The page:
#notes on this
As a consequence of Cantor’s theorem, there exists a set of uncountable cardinality
Löwenheim-Skolem theorem: if a first-order theory has an infinite model, then it has a countable model
Seems to be a paradox!
Let $T$ denote some standard axiomatization of set theory
Assuming $T$ has a model, Löwenheim-Skolem theorem asserts existence of some countable model $\mathbf M$ for $T$
Let $\Omega(x)$ be the assertion, expressed using first-order logic, that $x$ is uncountable
By Cantor’s theorem we have that $T \vdash \exists m\ \Omega(m)$ and so there is a $m \in \mathbf M$ where $\mathbf M \vDash \Omega(m)$
But since $\mathbf M$ is countable then there are only countably many $n \in \mathbf M$ such that $n \in m$!
Resolution
When evaluating the semantics of a first-order sentence such as $\Omega(m)$, we must recognize that the meaning of first-order language is relative to the model in which we interpret it
For instance, $\forall$- and $\exists$- bindings quantify exactly over the domain of $\mathbf M$ rather than any other domain that we had in mind. Likewise, the inclusion relation $\in$ need not represent “genuine” inclusion but need only be some binary relation between elements of $\mathbf M$ which satisfies the appropriate properties
Though we have some intention for what first-order sentences “ought” to mean, $\mathbf M$ has no mandate to respect that intention.
As humans, we have a certain sense and intuition around what it means for a set to be uncountable. Guided by that sense and intuition, we write the definition of $\Omega$ as a first-order expression of uncountability
But this definition was predicated on a certain understanding of first-order logic which $\mathbf M$ need not follow
As such, the fact that $\mathbf M \vDash \Omega(m)$ may have a meaning far differing from $m$ being uncountable.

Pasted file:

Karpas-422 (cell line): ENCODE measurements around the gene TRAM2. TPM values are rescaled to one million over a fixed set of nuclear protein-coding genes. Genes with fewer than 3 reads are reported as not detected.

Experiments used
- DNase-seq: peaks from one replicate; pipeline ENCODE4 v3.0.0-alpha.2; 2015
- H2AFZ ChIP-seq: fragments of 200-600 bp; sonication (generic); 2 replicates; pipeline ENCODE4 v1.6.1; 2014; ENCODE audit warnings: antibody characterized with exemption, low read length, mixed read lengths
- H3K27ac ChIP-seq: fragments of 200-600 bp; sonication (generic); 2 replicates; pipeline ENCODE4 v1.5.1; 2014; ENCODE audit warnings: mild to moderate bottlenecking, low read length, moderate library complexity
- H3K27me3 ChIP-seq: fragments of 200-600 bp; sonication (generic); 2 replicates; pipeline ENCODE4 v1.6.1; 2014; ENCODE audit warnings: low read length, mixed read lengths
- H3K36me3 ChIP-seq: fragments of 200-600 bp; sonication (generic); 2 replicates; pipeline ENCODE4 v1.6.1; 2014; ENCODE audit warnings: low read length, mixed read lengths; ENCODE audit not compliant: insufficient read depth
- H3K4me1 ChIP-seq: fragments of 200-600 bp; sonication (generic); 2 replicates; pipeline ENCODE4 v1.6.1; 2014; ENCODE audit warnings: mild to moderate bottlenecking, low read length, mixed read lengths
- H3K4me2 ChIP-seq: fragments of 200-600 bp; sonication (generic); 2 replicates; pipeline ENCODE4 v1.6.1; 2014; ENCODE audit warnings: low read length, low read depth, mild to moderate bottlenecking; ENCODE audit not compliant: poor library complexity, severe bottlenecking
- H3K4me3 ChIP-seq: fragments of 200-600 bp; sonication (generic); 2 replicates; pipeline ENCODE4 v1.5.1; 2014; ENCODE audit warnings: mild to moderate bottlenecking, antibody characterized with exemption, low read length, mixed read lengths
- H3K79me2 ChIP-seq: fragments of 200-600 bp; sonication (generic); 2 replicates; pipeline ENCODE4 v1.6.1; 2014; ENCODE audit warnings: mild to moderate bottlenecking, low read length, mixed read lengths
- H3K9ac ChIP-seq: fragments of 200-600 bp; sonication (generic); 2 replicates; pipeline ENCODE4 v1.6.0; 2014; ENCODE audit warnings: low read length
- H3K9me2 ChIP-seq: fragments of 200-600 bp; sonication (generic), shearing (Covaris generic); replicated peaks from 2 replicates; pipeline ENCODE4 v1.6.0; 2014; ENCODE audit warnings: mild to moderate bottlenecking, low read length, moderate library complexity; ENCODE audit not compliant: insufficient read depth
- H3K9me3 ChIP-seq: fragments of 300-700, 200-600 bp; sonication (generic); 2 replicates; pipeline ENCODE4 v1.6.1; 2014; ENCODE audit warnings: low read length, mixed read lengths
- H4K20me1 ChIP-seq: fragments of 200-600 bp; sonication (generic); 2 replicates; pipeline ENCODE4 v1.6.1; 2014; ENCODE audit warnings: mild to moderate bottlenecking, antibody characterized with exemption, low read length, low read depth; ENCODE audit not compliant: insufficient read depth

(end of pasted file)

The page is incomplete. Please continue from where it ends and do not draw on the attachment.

(For what it’s worth, I think the article does a better job explaining this than me. Go read it! §2.2)
Details on how $\mathbf M$ has “strange interpretations”
Transitive models
A model $\mathbf X$ is called transitive if (1) every member of $\mathbf X$ is a set and any every member of a member of $\mathbf X$ is also a member of $\mathbf X$; and (2) the relation $\in$ in $\mathbf X$ is the same as $\in$ in the language being used to describe $\mathbf X$
Stronger, if $\mathbf X$ is a transitive model and if $f, m \in \mathbf X$ then $\mathbf X \vDash f : \omega \to m \text{ is bijective}"$ if and only if $f$ is a bijection in the metalanguage
Conceptually, in a transitive model the interpretations of membership and bijectivity are “correct” (relative to the metalanguage)
An example of how a transitive model can “misinterpret” axioms
Take $\mathbf Z$ a transitive model of ZFC
Powerset axiom is $\forall x\ \exists y\ \forall z \mid z \subseteq x \leftrightarrow z \in y$
But $\forall$ only quantifies over members of $\mathbf Z$
So for a given $x$ its powerset $y$ only contains sets $z$ where $z \subseteq x \land z \in \mathbf Z$
If $\mathbf Z$ is countable, then $x$ contains at most a countable number of sets
(In §2.4¶4 they say that the source Resnik 1966 follows “this phenomenon through the case of the real numbers”. Seems interesting! #onwards)
In non-transitive models we get even more ways to misinterpret!
Assuming is $\mathbf M$ is transitive, where can it differ from the metalanguage for Skolem’s paradox to arise?
$\mathbf M$ can differ on $\exists$
The form of $\Omega$ is $\Omega(m) = \neg \exists f : \omega \to m \text{ bijective}$
Since they agree on “bijective”, then they must differ on "$\exists$"
This is exactly the case. Since $\mathbf M$ is countable, then $m = \{ n \mid \mathbf M \vDash n \in m \}$ is countable, so there exists at least one bijection $\tilde f : \omega \to m$. But any such bijection is not a member of $\mathbf M$, so $\mathbf M$ considers $m$ to be uncountable. That is, whereas $\exists$ in the metalanguage can “see” $\tilde f$, $\exists$ in $\mathbf M$ cannot.
Skolem’s paradox is intimately tied to first-order logic
Does not arise in second-order settings
Standard proofs fail in constructivist settings
Personally, it seems that this situation suggests that the semantics of first-order logic are not strong enough. If we are confident that we know what uncountability means, and we are confident that $\Omega$ is a proper expression of uncountability in first-order logic, then it seems that any appropriately-faithful interpretation of $\Omega$ would demand an uncountable model.
The source also includes some discussion of philosophical consequences of Skolem’s paradox (§3) which I chose to skip/skim for now (#onwards?)

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